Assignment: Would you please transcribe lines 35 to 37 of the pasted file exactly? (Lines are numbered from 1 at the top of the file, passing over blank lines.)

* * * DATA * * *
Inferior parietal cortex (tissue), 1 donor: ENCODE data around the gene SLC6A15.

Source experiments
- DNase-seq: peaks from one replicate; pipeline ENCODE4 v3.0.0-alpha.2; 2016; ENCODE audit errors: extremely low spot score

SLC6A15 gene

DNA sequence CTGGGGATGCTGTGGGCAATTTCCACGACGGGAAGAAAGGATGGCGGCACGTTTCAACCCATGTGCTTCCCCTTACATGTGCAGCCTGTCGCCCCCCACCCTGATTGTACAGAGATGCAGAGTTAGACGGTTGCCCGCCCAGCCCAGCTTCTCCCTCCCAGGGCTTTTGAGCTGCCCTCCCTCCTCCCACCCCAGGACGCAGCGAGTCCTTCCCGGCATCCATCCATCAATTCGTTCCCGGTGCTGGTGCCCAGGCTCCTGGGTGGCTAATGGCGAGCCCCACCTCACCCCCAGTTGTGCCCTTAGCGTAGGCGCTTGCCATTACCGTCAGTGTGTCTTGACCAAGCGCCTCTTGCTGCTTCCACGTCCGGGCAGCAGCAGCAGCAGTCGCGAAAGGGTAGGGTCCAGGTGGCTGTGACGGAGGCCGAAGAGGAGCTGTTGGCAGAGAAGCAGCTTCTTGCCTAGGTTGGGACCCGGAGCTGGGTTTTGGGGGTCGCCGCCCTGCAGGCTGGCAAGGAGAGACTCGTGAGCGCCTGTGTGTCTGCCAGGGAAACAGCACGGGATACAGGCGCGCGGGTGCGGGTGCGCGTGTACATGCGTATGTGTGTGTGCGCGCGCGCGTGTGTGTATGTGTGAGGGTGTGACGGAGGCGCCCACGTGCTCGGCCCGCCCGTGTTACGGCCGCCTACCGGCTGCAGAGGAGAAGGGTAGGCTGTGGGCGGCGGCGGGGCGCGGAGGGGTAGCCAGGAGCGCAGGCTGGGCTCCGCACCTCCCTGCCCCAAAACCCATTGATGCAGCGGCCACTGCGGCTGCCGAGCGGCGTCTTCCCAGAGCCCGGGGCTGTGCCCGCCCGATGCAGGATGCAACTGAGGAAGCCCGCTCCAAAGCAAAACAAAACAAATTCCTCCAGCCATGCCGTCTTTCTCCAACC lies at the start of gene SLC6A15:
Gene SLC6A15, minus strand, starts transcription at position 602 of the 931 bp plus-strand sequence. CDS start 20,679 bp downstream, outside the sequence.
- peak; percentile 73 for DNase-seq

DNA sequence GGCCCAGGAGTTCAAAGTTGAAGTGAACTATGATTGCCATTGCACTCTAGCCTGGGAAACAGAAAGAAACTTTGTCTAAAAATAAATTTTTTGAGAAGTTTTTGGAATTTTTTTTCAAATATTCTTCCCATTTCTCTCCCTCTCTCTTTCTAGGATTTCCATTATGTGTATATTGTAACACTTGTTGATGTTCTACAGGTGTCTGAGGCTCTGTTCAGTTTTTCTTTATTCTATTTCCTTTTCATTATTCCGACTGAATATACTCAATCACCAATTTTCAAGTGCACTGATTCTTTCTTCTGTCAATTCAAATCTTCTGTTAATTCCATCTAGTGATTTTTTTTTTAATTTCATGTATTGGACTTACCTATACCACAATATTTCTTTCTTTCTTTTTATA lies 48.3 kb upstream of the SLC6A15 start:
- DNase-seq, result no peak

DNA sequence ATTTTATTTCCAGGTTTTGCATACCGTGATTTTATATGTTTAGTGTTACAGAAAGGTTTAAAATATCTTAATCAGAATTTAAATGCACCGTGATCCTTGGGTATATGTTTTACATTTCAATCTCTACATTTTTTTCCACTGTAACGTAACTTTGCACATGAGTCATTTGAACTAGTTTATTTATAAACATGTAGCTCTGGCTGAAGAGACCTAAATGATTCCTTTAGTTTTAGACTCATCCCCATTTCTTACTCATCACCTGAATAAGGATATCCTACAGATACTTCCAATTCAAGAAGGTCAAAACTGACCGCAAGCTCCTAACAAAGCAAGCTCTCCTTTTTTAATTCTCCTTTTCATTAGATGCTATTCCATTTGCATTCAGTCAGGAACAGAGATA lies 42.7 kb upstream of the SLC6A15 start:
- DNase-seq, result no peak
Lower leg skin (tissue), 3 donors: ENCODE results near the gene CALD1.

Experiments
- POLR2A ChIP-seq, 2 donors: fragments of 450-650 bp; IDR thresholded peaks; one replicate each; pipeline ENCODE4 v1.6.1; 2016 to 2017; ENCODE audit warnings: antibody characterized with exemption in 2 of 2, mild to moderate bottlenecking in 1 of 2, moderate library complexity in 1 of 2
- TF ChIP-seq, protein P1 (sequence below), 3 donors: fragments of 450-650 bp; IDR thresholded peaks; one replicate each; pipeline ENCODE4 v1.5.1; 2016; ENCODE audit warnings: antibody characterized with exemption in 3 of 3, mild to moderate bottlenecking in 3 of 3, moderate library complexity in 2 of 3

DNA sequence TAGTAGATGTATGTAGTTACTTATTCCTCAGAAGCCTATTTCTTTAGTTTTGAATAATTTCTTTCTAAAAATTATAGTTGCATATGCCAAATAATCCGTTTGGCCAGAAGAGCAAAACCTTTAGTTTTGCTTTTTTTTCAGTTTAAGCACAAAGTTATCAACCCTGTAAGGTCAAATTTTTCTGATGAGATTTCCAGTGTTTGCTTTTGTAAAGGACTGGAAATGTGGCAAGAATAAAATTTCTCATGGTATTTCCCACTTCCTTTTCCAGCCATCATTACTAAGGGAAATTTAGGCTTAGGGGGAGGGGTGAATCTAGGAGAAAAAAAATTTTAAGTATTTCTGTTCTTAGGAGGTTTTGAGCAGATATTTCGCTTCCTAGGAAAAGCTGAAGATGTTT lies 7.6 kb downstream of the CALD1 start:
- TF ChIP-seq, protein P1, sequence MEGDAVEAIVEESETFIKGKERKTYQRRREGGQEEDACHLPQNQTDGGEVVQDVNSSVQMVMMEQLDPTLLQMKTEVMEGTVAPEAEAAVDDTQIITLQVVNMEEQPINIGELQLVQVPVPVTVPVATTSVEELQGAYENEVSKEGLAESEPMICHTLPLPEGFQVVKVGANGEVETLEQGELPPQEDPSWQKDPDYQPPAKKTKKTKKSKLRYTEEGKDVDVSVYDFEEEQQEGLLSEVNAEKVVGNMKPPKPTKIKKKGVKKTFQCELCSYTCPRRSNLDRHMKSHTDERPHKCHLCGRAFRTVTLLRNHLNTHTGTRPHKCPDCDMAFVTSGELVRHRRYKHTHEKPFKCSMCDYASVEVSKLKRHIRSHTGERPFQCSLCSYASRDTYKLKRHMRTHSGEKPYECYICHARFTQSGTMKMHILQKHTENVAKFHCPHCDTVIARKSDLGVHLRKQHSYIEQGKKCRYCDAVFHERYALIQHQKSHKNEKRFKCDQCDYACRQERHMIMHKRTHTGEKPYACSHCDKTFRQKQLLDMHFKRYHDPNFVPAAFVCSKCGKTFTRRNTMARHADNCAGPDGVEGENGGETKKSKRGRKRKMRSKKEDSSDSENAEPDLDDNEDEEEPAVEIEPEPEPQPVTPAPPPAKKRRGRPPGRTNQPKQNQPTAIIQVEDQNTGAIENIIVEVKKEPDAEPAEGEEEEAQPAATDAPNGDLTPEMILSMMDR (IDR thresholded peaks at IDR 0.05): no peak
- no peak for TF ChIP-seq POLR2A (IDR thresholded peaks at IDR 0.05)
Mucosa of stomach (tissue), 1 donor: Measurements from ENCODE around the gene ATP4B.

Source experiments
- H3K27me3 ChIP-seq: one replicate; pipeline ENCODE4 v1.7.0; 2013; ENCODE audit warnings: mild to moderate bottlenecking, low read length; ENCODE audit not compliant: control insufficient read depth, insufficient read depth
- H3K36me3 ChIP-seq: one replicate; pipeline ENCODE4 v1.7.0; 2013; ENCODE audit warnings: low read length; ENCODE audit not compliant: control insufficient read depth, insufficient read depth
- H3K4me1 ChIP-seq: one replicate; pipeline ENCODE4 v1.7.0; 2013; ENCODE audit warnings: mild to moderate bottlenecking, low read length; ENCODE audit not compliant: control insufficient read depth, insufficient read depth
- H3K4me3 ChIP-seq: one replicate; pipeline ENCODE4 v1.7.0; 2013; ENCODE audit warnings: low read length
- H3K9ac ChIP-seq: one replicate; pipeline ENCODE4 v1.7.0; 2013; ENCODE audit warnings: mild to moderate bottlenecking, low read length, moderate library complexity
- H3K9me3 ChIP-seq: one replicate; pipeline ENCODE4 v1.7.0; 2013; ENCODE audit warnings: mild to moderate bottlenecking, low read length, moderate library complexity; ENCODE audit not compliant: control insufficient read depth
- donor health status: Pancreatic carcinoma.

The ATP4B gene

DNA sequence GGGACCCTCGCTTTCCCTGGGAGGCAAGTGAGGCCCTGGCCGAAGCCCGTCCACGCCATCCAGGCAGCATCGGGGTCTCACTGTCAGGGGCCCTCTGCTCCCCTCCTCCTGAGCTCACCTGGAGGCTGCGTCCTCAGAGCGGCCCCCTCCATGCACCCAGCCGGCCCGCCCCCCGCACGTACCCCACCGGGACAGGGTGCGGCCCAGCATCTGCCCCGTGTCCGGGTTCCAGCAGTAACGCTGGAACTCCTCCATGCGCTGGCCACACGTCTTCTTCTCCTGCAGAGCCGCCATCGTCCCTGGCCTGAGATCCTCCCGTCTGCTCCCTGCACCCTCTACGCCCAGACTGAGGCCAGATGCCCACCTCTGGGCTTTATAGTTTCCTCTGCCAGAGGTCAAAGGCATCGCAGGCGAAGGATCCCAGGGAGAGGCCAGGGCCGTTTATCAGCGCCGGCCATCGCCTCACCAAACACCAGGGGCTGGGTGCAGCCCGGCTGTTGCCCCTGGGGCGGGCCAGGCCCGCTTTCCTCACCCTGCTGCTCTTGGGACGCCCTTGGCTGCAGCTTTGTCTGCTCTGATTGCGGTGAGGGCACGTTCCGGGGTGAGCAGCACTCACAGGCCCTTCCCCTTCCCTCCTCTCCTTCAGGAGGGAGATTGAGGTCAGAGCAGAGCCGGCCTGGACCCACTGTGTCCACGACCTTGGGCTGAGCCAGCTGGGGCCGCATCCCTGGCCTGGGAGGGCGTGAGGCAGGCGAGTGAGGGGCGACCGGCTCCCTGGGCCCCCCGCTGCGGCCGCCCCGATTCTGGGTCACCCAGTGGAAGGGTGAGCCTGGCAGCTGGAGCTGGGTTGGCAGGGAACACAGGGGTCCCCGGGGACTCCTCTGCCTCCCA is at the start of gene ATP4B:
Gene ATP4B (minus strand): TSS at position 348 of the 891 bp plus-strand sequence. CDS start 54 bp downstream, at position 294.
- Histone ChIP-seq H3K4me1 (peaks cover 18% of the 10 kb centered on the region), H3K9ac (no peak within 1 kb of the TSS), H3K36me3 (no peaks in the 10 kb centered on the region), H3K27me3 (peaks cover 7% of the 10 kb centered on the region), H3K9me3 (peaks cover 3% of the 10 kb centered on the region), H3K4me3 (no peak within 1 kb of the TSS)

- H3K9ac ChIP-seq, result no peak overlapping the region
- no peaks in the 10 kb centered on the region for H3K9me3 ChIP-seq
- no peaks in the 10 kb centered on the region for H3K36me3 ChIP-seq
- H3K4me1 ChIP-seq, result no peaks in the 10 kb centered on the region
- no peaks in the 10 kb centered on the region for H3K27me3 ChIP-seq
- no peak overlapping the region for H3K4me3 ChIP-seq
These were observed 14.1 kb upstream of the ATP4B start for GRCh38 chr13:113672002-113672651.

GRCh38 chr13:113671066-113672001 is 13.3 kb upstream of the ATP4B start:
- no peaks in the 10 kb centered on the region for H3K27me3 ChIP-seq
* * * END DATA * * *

- H3K4me1 ChIP-seq, result no peaks in the 10 kb centered on the region
- no peaks in the 10 kb centered on the region for H3K27me3 ChIP-seq
- no peak overlapping the region for H3K4me3 ChIP-seq